Preliminary tests have indicated that acceptable defoliation of cotton may be obtained under adverse conditions using Ginstar as a preconditioning treatment. In this season, we evaluated the use of Ginstar at several rates as a preconditioning treatment on hard to defoliate cotton under cool weather conditions.

Materials and Methods

Defoliation tests were conducted on 1 October and 31 October 1997 using DP5415 and Pima S-7 cotton. Separate tests evaluating Ginstar preconditioning treatments on DP5415 cotton were conducted on 1 October and 4 November 1997. The cotton for all tests was planted in moist soil on 10 April 1997. Standard practices for irrigation, cultivation and pest control were followed. The cotton received a total of 140 lbs of N per acre during the growing season and 10 furrow irrigations with the final irrigation on 5 September.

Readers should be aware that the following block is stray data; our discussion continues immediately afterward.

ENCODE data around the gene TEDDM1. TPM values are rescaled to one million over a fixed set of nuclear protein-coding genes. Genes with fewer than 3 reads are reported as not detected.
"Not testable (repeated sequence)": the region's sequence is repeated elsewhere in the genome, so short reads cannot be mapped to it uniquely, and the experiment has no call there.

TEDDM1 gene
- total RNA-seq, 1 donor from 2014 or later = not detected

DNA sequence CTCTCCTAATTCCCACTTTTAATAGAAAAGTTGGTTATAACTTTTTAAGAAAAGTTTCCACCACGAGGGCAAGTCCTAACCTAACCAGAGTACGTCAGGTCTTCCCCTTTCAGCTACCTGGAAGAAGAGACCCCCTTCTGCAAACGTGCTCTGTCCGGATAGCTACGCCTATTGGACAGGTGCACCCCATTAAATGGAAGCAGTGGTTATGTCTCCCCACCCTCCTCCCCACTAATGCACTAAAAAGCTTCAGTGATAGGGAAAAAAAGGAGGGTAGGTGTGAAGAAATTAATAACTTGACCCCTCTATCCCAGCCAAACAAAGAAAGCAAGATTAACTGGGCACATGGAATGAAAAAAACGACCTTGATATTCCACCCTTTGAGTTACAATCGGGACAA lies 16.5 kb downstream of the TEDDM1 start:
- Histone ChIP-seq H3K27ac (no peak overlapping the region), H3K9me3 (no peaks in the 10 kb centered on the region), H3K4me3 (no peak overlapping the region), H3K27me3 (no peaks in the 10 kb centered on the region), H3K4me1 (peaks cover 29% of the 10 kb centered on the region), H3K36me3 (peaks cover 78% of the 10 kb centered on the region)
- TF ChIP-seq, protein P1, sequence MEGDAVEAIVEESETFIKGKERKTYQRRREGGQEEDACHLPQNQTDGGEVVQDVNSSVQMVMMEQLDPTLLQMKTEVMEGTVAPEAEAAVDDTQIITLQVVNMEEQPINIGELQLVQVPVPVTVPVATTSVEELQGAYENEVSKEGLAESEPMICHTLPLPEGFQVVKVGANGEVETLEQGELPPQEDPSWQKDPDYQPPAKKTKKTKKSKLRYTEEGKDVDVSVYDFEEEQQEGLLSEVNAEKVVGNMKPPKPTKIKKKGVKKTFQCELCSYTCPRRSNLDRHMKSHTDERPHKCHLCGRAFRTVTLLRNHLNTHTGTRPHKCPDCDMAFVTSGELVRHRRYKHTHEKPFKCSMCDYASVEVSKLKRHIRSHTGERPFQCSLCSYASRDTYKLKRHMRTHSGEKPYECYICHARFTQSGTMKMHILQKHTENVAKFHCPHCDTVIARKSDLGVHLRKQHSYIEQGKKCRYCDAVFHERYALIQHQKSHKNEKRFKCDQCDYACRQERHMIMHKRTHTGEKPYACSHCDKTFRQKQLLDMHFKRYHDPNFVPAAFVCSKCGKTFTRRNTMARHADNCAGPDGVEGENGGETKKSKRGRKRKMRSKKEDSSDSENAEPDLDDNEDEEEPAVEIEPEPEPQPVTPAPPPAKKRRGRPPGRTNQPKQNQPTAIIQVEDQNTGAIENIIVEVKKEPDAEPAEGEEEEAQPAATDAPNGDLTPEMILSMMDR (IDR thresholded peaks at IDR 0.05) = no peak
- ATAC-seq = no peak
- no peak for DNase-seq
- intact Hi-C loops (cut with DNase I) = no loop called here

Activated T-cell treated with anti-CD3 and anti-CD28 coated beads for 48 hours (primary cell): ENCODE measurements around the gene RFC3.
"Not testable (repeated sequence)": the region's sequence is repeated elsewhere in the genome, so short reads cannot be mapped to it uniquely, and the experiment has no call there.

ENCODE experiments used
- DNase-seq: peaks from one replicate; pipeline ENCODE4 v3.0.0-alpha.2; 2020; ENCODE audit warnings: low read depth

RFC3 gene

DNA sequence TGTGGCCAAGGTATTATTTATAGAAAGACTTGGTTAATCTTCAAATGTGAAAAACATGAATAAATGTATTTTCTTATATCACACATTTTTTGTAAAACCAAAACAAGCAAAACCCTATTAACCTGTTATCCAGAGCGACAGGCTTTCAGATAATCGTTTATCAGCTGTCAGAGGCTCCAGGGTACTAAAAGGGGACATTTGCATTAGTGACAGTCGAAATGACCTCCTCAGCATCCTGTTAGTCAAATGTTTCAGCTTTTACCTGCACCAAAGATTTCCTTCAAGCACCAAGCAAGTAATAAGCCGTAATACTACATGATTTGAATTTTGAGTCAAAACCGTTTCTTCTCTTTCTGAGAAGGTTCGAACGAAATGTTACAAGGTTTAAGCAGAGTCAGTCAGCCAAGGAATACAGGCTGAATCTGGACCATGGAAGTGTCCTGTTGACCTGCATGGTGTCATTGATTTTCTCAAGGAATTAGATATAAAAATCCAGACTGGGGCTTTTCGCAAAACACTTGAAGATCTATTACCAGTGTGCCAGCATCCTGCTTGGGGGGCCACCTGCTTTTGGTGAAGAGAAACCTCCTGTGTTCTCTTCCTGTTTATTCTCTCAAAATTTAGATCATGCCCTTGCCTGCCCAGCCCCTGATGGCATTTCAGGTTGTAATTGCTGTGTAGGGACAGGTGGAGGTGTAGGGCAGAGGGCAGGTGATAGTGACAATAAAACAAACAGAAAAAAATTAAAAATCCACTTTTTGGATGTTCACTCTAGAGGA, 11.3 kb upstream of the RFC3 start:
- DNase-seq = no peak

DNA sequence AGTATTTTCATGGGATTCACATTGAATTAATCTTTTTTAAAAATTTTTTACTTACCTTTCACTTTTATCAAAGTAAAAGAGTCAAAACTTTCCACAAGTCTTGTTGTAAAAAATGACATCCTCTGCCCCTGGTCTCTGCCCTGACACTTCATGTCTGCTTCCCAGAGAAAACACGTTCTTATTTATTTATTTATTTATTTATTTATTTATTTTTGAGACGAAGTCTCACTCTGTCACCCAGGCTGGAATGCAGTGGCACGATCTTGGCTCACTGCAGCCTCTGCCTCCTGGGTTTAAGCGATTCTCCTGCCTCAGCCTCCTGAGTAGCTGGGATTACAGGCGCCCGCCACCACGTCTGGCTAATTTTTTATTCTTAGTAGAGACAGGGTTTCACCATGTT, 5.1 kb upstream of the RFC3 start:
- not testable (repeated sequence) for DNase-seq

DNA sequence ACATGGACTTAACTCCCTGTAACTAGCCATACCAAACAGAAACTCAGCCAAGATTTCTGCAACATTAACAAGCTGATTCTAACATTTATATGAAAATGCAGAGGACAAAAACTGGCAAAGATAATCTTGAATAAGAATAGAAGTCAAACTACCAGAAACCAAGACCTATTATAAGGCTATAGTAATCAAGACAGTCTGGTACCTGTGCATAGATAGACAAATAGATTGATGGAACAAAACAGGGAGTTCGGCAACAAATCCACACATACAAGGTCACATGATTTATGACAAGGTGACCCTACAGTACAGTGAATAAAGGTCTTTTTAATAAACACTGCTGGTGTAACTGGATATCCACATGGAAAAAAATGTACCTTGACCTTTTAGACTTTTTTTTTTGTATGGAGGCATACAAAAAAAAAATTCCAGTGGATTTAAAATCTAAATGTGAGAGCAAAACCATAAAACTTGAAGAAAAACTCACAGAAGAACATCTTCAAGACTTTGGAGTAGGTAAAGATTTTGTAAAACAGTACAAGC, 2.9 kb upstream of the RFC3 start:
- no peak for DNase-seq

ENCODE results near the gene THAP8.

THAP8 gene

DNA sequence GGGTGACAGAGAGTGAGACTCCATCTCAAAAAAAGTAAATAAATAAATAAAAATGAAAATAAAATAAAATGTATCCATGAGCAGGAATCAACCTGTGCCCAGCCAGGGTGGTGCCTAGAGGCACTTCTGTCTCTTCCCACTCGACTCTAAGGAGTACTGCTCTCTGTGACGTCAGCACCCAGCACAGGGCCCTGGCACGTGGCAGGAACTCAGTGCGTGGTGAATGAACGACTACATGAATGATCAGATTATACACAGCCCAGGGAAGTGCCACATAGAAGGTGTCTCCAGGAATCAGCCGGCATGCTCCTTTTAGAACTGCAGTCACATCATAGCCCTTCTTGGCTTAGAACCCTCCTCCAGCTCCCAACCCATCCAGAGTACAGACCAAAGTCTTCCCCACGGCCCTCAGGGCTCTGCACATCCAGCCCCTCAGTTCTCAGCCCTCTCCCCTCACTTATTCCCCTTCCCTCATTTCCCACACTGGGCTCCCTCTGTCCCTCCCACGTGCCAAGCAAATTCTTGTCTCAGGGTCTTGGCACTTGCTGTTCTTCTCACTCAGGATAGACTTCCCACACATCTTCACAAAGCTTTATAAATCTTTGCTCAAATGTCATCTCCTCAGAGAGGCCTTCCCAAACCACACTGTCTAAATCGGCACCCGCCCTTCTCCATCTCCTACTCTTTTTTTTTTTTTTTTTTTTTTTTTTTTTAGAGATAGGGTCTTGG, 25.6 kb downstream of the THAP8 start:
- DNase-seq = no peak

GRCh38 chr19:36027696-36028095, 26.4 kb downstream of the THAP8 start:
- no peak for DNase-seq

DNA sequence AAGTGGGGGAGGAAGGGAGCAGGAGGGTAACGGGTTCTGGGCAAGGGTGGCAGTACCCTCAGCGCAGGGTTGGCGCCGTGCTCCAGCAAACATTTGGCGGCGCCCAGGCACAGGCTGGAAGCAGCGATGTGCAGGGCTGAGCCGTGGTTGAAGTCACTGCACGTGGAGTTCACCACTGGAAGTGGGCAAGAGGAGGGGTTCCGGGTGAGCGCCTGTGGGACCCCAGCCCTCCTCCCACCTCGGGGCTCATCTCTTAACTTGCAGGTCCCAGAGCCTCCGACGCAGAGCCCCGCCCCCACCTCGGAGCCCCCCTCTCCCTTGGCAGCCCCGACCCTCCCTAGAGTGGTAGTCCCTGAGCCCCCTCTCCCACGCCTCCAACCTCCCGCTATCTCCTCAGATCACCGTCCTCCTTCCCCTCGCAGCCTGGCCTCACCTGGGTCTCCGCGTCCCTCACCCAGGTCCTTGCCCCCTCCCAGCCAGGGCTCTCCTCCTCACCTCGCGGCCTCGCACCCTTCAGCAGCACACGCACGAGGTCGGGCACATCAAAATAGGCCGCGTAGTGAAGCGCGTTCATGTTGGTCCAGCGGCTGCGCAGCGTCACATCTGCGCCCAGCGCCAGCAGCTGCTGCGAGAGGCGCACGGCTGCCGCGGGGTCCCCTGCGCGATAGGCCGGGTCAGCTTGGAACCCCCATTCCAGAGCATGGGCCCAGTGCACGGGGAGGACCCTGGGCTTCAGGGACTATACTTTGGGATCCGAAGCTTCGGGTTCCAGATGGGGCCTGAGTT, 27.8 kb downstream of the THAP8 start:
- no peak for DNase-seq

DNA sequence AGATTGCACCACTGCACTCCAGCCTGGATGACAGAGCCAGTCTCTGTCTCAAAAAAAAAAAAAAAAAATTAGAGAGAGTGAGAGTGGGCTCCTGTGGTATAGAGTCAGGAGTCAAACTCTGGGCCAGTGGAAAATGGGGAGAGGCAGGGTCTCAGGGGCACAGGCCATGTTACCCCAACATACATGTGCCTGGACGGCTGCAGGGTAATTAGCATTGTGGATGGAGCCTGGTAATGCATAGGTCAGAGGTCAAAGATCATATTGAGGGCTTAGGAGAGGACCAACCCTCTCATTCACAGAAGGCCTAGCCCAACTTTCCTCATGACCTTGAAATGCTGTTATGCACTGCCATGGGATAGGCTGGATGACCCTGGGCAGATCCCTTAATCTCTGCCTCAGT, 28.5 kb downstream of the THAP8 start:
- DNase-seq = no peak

Weather conditions and heat units (HU) for all defoliation tests are shown in Table 1. Descriptions of the defoliation treatments are shown in Tables 2, 3, 4, 5, 6 and 7. Preconditioning treatments of Ginstar were applied 5 to 7 days prior to application of standard defoliation treatments. In all tests, defoliation treatments were applied with a Hi Boy sprayer with a 7 nozzles per row spray boom at 9:00 - 11:00 a.m. A 25 GPA application rate was achieved using 40 psi pressure, disc-core type cone spray tips (Disc No. 1.5 and Core No. 13) and a ground speed of 3 MPH. Plots were 4, 40-inch rows wide by 38 ft. long. Each test utilized a randomized complete block experimental design with 4 replications. Plots were rated for leaf drop by 2 to 3 person 7 and 14 days after defoliants were applied.